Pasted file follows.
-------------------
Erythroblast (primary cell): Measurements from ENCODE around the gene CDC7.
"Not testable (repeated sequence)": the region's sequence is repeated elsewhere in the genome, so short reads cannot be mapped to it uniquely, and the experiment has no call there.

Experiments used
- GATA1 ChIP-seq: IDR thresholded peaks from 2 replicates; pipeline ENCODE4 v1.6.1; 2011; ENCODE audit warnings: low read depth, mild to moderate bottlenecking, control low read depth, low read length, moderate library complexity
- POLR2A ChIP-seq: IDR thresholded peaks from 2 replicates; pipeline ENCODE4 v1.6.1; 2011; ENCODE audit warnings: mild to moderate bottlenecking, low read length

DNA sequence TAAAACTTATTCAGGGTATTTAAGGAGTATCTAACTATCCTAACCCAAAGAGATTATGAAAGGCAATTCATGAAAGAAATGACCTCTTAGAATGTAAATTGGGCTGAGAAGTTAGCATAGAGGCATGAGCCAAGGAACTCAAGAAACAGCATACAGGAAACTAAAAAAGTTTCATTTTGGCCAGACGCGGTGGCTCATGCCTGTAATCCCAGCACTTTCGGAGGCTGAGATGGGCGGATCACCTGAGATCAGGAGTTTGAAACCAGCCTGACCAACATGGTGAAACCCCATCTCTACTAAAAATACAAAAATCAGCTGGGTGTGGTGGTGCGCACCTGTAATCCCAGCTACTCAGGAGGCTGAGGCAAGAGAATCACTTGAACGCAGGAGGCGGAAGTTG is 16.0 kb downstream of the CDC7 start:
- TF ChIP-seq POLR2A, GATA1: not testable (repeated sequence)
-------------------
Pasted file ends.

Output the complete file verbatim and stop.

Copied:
Erythroblast (primary cell): Measurements from ENCODE around the gene CDC7.
"Not testable (repeated sequence)": the region's sequence is repeated elsewhere in the genome, so short reads cannot be mapped to it uniquely, and the experiment has no call there.

Experiments used
- GATA1 ChIP-seq: IDR thresholded peaks from 2 replicates; pipeline ENCODE4 v1.6.1; 2011; ENCODE audit warnings: low read depth, mild to moderate bottlenecking, control low read depth, low read length, moderate library complexity
- POLR2A ChIP-seq: IDR thresholded peaks from 2 replicates; pipeline ENCODE4 v1.6.1; 2011; ENCODE audit warnings: mild to moderate bottlenecking, low read length

DNA sequence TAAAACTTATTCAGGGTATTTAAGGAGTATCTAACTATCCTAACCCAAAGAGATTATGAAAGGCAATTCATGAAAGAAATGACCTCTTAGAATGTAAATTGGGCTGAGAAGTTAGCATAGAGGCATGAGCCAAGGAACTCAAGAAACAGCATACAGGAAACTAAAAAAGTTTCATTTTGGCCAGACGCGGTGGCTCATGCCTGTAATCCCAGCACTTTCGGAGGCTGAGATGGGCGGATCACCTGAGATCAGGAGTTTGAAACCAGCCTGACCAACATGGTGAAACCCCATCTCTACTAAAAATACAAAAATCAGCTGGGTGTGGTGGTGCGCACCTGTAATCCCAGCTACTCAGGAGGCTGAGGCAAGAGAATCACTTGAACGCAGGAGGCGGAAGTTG is 16.0 kb downstream of the CDC7 start:
- TF ChIP-seq POLR2A, GATA1: not testable (repeated sequence)